Democratic socialist India Walton pulled off a stunning upset in Buffalo’s mayoral primary election last week, putting her on the brink of becoming the next mayor in the heavily Democratic city.
If she wins, she will become the first female mayor and first socialist mayor of New York’s second-largest city.
But she now has some added competition.
On Monday, Byron Brown, the incumbent who lost to Walton last week, announced he would launch a write-in campaign for the general election.
“Write down Byron Brown,” he said at a news conference Monday, adding, “Let’s be clear that until November there is no mayor-elect. There is only one mayor of Buffalo, and that is Mayor Byron Brown.”
Brown’s loss was a shock to many Buffalonians. While Walton had the backing of the powerful Buffalo teachers union, Brown raised far more money, backed by the business community and Democratic politicians. He’s a four-term incumbent and a close ally of Gov. Andrew Cuomo (D-N.Y.).
There is no Republican candidate for the ballot in November. Since his loss, Brown has been considering a write-in campaign. Carl Paladino ― a local businessman, Trump-like conservative and former GOP candidate for governor ― said that he would launch a write-in campaign if Brown did not.
In a statement Monday, Walton tied Brown to the conservative lightning rod.
“Brown can attempt to distance himself from Paladino all he wants, but it is clear who is really behind this campaign,” she said. “We urge Brown to accept the will of voters, end this futile campaign, and help us work towards a seamless transition. It would be a shame for Brown to ruin his legacy by partnering with right-wing real estate developers in this pointless effort.”
Brown’s move now puts state and local Democratic leaders, who pledged to support Walton after her win, in the hot seat. They have to decide how much backing they’ll really give Walton, when many of them preferred Brown in the primary.
Erie County Democratic Committee Chairman Jeremy Zellner told WIVB-TV in Buffalo that the party would not back Brown in his write-in effort.
Shortly after Brown’s announcement, Zellner also posted to Twitter a photo of himself with Walton after a meeting they had at party headquarters on Monday. “We are with her, now and through the general election in the fall,” he tweeted.
For their part, local Republicans expressed sympathy for Brown, suggesting that his path back to City Hall could run through a coalition of centrist Democrats and Republicans, who could not vote in the June 22 Democratic primary.
Asked about Brown’s write-in campaign, New York Republican Party Chairman Nick Langworthy, who previously led the Erie County GOP, told Politico, “A lot of people I know are strongly supporting him and urging him to carry on.”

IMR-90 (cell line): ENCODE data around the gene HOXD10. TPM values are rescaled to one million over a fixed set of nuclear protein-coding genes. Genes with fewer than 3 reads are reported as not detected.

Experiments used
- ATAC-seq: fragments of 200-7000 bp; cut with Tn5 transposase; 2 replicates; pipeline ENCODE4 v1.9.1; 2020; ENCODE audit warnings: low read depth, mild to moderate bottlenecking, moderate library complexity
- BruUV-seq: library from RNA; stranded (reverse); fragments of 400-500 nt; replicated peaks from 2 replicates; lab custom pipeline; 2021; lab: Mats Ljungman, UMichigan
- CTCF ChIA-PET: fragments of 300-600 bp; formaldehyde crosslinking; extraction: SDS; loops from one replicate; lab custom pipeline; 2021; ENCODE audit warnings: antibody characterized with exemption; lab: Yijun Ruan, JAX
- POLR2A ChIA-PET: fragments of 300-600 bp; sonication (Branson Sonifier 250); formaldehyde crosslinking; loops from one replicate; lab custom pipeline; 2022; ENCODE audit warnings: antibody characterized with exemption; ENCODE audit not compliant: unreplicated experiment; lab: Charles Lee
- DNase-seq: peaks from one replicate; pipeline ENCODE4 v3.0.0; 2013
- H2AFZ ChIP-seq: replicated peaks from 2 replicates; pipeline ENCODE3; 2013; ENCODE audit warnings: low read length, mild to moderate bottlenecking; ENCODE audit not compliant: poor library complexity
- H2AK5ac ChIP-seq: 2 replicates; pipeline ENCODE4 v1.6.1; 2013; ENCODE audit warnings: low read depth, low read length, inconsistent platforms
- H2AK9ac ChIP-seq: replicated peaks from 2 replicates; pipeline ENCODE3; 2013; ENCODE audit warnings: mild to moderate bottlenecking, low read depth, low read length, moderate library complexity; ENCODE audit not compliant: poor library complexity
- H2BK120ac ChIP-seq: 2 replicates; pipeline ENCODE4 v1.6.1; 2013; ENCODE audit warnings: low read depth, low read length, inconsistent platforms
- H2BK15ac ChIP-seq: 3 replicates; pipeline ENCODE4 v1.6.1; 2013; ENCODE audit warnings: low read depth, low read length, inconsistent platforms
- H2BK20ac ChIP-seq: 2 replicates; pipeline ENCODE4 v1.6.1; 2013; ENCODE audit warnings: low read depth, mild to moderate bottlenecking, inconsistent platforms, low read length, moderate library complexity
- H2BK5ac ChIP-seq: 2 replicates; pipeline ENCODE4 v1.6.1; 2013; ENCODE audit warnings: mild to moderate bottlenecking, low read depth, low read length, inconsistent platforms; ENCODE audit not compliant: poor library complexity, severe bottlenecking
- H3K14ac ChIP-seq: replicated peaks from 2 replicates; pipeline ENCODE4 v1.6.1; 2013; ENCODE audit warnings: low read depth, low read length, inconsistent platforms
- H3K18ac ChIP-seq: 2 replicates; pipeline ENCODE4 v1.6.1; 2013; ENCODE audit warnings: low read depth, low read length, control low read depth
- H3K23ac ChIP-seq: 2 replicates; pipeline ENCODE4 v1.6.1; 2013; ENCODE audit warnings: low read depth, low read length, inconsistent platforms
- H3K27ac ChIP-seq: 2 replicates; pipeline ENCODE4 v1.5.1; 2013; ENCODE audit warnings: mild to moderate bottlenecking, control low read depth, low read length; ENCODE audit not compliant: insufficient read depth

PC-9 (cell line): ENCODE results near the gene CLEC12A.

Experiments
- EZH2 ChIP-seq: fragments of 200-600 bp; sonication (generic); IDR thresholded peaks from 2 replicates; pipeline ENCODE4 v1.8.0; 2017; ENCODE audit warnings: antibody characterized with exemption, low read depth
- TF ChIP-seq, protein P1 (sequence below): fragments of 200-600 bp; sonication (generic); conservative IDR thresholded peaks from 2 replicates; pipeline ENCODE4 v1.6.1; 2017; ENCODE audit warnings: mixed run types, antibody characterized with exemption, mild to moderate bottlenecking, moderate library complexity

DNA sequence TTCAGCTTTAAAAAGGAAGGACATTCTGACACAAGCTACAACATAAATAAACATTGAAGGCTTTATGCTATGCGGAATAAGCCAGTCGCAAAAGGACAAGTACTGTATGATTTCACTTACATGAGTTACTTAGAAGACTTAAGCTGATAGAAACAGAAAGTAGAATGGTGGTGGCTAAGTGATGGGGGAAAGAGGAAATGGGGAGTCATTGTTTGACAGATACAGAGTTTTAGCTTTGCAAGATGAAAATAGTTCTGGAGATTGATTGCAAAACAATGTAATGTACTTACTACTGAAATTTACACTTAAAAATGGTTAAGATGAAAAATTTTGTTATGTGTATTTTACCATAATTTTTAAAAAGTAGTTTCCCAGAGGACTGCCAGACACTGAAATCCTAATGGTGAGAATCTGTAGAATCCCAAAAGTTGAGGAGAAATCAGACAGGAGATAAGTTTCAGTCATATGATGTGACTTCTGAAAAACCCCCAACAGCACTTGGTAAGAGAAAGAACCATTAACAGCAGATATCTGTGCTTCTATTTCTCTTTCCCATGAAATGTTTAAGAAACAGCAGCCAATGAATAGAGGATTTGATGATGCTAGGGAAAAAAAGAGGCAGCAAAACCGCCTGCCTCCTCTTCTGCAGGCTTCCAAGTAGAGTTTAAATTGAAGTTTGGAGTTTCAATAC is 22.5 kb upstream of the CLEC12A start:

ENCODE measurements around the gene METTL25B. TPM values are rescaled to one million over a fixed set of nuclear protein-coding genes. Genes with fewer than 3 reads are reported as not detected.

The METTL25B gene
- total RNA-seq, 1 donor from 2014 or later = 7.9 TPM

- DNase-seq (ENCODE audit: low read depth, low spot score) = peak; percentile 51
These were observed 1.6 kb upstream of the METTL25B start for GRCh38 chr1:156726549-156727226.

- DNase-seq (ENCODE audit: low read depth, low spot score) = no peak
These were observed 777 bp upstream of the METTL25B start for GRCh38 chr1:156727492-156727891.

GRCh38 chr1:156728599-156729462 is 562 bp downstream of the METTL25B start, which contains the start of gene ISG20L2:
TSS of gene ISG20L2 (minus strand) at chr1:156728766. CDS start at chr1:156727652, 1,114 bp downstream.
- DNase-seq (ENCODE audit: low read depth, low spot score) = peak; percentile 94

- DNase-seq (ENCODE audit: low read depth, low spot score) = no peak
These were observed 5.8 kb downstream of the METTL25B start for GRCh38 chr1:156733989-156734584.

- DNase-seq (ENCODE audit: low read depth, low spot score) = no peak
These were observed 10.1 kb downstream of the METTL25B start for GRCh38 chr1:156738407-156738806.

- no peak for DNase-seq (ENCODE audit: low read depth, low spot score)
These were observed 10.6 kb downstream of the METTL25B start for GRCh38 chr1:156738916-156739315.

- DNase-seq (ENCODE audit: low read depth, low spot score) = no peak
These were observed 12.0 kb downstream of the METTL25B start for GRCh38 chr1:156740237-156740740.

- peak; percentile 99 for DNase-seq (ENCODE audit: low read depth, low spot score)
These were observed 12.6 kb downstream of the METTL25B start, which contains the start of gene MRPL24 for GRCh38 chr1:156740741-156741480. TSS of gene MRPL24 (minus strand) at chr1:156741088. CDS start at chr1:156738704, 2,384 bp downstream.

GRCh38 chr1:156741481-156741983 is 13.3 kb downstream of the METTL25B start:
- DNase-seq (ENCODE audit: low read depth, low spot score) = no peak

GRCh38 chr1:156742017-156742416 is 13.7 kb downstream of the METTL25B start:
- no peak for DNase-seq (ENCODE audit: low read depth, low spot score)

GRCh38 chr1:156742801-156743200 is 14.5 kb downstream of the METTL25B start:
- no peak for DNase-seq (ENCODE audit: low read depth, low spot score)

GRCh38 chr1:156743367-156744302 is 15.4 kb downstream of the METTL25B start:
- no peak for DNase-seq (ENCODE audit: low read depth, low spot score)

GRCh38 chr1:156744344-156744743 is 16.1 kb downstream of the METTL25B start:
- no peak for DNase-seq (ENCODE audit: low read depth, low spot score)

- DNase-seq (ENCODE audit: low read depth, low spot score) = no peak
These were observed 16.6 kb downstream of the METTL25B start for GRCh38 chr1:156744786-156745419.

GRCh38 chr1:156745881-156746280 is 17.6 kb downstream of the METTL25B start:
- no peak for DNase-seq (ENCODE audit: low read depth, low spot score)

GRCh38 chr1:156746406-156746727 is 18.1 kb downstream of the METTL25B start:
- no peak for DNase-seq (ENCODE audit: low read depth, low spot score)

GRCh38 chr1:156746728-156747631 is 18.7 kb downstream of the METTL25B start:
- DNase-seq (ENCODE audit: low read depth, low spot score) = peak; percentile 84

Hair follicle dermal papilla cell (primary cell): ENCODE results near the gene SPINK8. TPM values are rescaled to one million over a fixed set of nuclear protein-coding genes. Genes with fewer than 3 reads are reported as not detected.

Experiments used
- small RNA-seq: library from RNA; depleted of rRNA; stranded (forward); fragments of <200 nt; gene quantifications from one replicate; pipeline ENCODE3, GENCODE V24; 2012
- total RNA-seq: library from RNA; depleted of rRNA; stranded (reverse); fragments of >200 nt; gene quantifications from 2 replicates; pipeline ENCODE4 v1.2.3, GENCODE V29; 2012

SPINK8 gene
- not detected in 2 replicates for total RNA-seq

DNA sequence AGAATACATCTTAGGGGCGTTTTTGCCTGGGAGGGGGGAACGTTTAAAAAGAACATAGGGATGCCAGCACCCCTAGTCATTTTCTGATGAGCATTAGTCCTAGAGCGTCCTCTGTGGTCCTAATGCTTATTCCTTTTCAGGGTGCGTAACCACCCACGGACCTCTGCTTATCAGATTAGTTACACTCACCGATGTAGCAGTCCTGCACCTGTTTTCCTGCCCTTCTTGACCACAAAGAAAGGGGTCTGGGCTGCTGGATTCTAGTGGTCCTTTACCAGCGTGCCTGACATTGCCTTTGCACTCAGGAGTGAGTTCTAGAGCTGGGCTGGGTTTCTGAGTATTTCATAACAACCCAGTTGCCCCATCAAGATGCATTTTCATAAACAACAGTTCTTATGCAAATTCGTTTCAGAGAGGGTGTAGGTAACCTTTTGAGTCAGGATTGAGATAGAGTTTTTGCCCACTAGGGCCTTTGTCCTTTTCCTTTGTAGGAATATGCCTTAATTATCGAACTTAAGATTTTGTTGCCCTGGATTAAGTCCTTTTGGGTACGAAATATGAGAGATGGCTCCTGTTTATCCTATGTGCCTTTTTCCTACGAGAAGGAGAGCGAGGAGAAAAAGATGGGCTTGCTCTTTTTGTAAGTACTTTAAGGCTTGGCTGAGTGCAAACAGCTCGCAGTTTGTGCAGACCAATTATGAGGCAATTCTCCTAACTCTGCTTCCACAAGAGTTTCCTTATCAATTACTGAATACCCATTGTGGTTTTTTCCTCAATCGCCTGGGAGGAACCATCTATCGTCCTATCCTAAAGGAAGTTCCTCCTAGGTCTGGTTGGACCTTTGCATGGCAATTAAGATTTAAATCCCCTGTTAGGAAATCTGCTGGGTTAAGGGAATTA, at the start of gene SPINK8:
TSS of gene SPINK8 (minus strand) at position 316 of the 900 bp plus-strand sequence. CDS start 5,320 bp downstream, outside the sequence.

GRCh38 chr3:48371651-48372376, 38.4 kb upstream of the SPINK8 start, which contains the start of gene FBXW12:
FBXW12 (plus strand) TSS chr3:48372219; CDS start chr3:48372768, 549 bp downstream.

In an interview with a local radio station after his announcement, Brown would not categorically rule out accepting an official Republican endorsement in his race.
And in an effort to illustrate that write-in campaigns can be competitive, Brown singled out the successful 2010 run of Sen. Lisa Murkowski, an Alaska Republican, and the 2013 victory of Detroit Mayor Mike Duggan, a Republican-turned-Democrat.
In addition, Brown, who did not bother to debate Walton during the primary, on Monday previewed a more conservative, combative tone he plans to employ against Walton in the general election. He engaged in “red-baiting” ― an explicit appeal to people’s Cold War-era fears about socialism, incorrectly suggesting that Walton’s brand of “democratic socialism” is incompatible with democracy.
“There is tremendous fear that has spread across this community, people are fearful about the future of our city. They are fearful about the future of their families,” Brown said. “They are fearful about the future of their children, and they have said to me that they do not want a radical socialist occupying the mayor’s office in Buffalo City Hall.”
“We know the difference between socialism and democracy,” he added. “We are going to fight for democracy in the city of Buffalo.”
Walton, an impoverished single mother-turned-registered nurse, union activist and community organization leader, ran against Brown to ensure there is more affordable housing and police accountability in the city.
Brown has endured criticism from progressives and residents of neighborhoods in Buffalo’s predominantly Black and low-income East Side for presiding over gentrification that these critics believe has not benefited the communities that predate new arrivals.
“As a person who is a career politician I think he’s a little bit detached from what folks on the ground are feeling,” she said after announcing her run in December.
Brown defended his record on Monday, boasting that he had run the most racially diverse administration in Buffalo history, and reduced the city’s tax rate to its lowest level in 25 years.
Brown also preemptively sought to rebut the idea that his write-in candidacy would undermine the will of Democratic primary voters who already nominated Walton. He claimed that less than 20% of registered Democrats voted in last Tuesday’s primary.
In fact, it was just over 20% of voters, not including the absentee ballots that have yet to be counted. Even 20% is not extraordinarily low by Buffalo standards; Brown won the primary in 2009 with a Democratic turnout of 20%.
The New York Working Families Party, which played a critical role in Walton’s primary win, argued that Brown’s decision to run in the general election reflects a refusal to respect the will of the voters.
“We’ve seen the damage done to our democracy when leaders attempt to override the will of the voters,” Sochia Nnaemeka, director of the New York WFP, said in a statement. “We would hope that Byron Brown — a leading Democrat in the state — would not align himself with the likes of Carl Paladino and billionaire real estate interests to reject the outcome of this election.”